Re: [asa] Evolution, theodicy & trinity

From: Ted Davis <TDavis@messiah.edu>
Date: Tue Mar 18 2008 - 10:08:53 EDT

>>> "David Opderbeck" <dopderbeck@gmail.com> 3/18/2008 9:43 AM >>> asks:

I'd ask the same question as Merv, but I'd ask it a little more broadly --
is the eschatological view taking "evolution" as a sort of metanarrative
framework? Much as I admire Ted Peters' work, this is what bothers me
about his proleptic eschatology -- it seems to take evolution as the
driving
force behind history and in that awfully close to panentheism. (Note that
I'm not saying here that Peters ignores God's sovereignty.) So is Russell
going down that same road? Or is it a more traditional Augustinian /
Thomistic path -- that God's allowance of evil is necessary to bring about
the greatest good?

***

Ted replies--and this is already reply number 3 this morning, so I'm close
to my limit. :-)

Russell's approach is intermediate. He draws quite heavily on Augustine,
with the only area of disagreement being (a big one, admittedly) that he
doesn't accept an historical Adam/Fall. Like Niebuhr, he agrees that the
Fall is a fact, though not an historical one. Like Augustine, he believes
that only by divine grace can we avoid sin. Grace is a central theme for
Russell.

My reading of this book and my conversations with Bob have convinced me
that he's in the theological center of the religion/science enterprise.
That is, he's absolutely not with Peacocke and Barbour (his own mentor) on
the left--he very clearly and explicitly rejects both panentheism and
process theism, while at the same time very clearly and expicitly affirming
creatio ex nihilo and the bodily resurrection, let alone ongoing direct
divine action in the universe. On the other hand, he just as clearly
rejects YEC and OEC views of special creation. Interestingly, he rejects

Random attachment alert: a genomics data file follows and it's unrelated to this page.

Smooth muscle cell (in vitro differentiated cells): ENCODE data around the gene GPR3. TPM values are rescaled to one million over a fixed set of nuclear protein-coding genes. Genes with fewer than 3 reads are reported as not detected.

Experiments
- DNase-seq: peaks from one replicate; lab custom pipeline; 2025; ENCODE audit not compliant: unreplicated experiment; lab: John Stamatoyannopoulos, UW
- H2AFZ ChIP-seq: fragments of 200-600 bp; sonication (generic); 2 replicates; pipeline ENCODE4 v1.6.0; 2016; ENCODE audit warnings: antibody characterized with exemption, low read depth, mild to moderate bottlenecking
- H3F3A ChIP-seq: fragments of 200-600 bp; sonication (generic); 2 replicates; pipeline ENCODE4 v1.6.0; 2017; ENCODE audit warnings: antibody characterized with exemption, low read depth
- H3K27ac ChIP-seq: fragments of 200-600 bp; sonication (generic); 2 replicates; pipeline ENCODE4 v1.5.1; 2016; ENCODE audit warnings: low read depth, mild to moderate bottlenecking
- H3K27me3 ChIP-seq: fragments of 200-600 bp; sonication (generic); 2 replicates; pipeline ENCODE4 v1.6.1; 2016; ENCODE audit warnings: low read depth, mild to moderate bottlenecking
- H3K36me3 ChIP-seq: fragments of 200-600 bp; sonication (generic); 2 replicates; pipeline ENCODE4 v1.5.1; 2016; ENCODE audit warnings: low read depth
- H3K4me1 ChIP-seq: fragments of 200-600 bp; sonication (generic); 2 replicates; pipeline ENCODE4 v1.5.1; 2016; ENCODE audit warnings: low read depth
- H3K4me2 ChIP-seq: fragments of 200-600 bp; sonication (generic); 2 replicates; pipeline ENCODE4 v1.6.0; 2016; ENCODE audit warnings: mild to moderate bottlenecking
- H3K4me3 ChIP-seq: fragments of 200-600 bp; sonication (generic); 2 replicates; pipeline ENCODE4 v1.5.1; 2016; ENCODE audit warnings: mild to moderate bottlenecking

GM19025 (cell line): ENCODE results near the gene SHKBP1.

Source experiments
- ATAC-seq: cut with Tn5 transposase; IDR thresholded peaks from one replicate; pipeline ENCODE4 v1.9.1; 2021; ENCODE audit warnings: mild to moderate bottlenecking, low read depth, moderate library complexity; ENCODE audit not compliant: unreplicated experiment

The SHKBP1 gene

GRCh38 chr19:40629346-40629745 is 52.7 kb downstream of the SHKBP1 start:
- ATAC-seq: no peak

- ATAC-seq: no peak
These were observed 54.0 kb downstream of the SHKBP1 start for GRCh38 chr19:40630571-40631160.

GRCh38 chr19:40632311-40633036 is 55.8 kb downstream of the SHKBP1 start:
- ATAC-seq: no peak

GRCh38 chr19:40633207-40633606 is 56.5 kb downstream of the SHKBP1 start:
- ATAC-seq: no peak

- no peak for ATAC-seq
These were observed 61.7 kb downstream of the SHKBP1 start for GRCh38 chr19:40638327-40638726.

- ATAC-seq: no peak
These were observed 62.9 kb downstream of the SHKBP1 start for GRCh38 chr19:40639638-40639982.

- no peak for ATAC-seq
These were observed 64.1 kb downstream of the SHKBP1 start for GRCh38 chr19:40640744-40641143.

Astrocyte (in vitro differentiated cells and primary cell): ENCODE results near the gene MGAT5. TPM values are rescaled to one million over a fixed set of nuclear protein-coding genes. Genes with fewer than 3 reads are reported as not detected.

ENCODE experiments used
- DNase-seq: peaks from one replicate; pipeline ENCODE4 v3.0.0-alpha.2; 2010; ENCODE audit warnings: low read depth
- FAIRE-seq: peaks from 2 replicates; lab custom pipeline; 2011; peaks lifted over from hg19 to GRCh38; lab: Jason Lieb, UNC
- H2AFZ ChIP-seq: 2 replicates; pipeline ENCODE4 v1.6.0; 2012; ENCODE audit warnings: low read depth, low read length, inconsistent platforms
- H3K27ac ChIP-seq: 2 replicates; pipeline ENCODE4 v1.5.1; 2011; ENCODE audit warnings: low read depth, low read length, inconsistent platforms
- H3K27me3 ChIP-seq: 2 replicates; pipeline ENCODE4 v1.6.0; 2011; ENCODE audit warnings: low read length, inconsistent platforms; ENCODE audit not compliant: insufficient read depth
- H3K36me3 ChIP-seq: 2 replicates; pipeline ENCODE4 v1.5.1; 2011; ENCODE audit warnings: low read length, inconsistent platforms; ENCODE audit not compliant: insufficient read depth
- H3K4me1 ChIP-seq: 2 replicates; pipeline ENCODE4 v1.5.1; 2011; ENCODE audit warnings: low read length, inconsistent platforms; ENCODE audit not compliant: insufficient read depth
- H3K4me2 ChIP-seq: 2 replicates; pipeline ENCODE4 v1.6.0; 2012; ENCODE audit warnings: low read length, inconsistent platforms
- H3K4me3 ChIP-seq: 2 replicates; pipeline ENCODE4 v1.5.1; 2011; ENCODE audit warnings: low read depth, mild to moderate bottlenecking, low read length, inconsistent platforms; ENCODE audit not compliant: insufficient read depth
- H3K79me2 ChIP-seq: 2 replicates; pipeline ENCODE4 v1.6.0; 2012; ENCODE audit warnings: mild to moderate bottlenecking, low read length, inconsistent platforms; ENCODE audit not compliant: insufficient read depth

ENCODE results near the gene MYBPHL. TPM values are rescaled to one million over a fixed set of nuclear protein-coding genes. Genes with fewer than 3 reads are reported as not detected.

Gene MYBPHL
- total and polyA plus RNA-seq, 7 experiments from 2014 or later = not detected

open theism, holding a much more traditional view of God's knowledge,
coupled with his very high view of grace, providence, and divine power. A
lot of this went under my radar screen before. The religion/science scene
is actually very small, in terms of people who are really trying to wrestle
with the issues as scholars who are trying to advance the field, and my
sense is that it has been important for Bob not to distance his own work too
far from the others who have dominated the field for more than a generation.
 This book appears to be his effort, at this point in his own career (closer
to the end than to the beginning), to speak more forthrightly about where he
places himself on the landscape. Polkinghorne has been doing that for about
15 years, and now Bob is doing likewise. He ends up pretty close to where
Polkinghorne is, as far as I can tell. He strongly criticizes P's view that
chaos means openness in the universe (this is a technical criticism, not a
theological one), and he also criticizes P's open theism (Bob is more
traditional), but he rejects process and panentheism for the same reasons,
as far as I can tell: process can't account for the resurrection, and the
resurrection is the central teaching of Christian faith.

I have a lot to do today, and I appreciate this conversation, but I'll have
to sign off and just listen.

I do urge people to buy the book and inject their own comments.

Ted

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Received on Tue Mar 18 10:10:45 2008

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